And NOT A TOYOTA OR A HONDA!

      All bonuses that overcome the meh talked about in the above negative comments

    • 0 avatar
      slavuta

      Under $40K Highlander easily beats Outback. If you fold 3rd row, which I never use, this is a little longer (by 2 inches) CUV but way more powerful, smoother, etc. And considering that Outback AWD is a watered down system which Highlander easily matches…
      What do you think?

  • avatar
    SCE to AUX

    No boxers for me, but the dash/console isn’t bad.

    Given the environmentally-oriented Subaru image, it’s ironic that their vehicles are so heavy and thirsty, and they don’t offer an EV.

  • avatar
    jkross22

    I read CVT, I stopped reading.

    These don’t need manual transmissions, although offering the option would be nice. These DO need a cog swapping automatic though. CVTs still suck, although they suck much less than they did 8 years ago.

    • 0 avatar
      PrincipalDan

      Subaru irritates me because I feel like the elements of greatness are there.

      Imagine the Legacy XT with a regular automatic or a manual and a torque vectoring AWD system. Now undercut Acura on price.

      Mmmmmmmm

  • avatar
    Dan

    1. The overlap between aggro blackout package and a car for – THE car for – people who are actively scared to drive seems to me that it would be literally zero.

    2. The CVT and pudding suspension throw away all of the wagon dynamic advantages at the same time that the 5’2 roofline throws away all of the CUV ergonomic advantages.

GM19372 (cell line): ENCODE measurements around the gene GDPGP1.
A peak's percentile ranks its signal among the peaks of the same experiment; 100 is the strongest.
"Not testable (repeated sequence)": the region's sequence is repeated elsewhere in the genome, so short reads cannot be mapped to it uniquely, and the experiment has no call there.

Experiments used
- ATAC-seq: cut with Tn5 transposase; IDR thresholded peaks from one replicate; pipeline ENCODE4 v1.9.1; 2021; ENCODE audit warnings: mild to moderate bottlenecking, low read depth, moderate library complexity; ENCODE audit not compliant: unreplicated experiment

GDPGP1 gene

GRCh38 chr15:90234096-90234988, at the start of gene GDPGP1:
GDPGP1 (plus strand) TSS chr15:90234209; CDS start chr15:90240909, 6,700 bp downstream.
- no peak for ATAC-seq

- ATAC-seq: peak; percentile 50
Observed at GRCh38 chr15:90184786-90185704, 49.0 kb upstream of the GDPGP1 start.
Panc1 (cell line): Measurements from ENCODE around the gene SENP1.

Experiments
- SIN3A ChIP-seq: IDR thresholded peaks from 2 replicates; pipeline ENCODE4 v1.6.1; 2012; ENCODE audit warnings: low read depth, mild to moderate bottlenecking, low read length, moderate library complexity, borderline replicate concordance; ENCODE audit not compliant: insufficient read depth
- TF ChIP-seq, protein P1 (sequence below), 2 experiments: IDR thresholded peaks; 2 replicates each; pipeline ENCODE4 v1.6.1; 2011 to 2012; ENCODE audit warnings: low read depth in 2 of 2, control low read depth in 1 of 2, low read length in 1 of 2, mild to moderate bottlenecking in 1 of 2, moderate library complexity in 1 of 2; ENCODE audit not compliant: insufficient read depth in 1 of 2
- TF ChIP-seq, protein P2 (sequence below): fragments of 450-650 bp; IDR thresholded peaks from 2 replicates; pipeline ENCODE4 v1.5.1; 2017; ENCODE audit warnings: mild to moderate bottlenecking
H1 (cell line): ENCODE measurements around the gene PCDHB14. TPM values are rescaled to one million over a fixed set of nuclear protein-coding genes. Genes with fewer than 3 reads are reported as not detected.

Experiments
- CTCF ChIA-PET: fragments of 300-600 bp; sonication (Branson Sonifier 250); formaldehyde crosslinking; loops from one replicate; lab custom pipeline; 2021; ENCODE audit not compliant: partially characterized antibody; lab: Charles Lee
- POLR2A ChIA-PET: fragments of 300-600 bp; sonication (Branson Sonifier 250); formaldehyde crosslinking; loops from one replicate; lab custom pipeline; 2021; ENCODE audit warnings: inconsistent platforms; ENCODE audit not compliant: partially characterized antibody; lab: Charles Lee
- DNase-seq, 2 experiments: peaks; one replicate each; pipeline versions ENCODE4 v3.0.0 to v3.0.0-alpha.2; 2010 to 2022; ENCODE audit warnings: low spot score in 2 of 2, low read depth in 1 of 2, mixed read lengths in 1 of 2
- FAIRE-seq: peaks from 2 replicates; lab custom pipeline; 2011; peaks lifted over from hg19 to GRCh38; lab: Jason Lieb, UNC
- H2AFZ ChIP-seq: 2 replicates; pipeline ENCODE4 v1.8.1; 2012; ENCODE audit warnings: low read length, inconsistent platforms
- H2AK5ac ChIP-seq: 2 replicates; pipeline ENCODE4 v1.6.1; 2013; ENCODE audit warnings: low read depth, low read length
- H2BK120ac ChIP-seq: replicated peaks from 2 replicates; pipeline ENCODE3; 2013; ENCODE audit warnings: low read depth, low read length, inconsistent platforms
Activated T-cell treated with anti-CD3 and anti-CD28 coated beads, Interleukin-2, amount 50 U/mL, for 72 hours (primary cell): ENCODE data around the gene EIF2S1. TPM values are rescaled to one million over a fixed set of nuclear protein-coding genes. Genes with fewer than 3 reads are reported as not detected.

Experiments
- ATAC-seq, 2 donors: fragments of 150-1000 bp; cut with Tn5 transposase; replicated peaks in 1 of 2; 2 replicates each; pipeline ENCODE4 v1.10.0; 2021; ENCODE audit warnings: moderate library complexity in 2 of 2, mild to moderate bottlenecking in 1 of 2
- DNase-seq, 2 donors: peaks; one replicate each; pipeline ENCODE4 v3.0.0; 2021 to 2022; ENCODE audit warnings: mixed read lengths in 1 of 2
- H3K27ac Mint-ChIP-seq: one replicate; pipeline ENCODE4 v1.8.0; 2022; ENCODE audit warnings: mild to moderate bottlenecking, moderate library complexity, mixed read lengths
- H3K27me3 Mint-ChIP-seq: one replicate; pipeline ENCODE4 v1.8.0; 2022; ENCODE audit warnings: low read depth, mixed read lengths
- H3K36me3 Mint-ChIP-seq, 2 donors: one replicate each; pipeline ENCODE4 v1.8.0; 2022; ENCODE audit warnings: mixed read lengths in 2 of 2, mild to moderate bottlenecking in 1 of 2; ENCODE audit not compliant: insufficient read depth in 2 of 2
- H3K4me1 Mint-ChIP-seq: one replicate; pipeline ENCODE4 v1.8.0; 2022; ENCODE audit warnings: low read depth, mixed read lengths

3. $40,000 is all manner of nice cars that the pussyhatted wouldn’t appreciate but in the coastally approved family segment it’s also a Passport and virtue signaling aside they’d all be happier in that one.

  • avatar
    1998S90

    Two thoughts:
    1. These are starting to look like every other CUV on the market,
    2. CVT…

  • avatar
    Stumpaster

    This is the most obnoxious statement I’ve read in a car review:
    Let’s start with the turbo. While it adds 111 lb-ft of torque and 78 ponies over the base 2.5-liter naturally aspirated boxer four it doesn’t exactly make the Outback swift. You won’t struggle in most situations, including merging, but you won’t blow anyone’s hair back, either. The words “fine” and “adequate” come to mind.

    I drive the Ascent which is what 900 lbs heavier than Outback? The engine sounds like a V8 around town and can hit 100 mph in a hurry that I haven’t seen in my Acura or pretty much anything else I can recall aside from a 5-series. It absolutely punches any time I want and is far beyond just adequate. It can jump from 70 away from any truck tailgating you and hit 90 before they downshift they 10-speed.

  • avatar
    bullnuke

    I am amazed, truly amazed, that perhaps for the first time in recent memory no sordid stories of leaking head gaskets, failed wheel bearings, poor reliability rants, and melted CV joint boots have been posted in the comments for more than the 24 hours since the original article. Are several of the members of the B&B ill or out of internet range?

  • avatar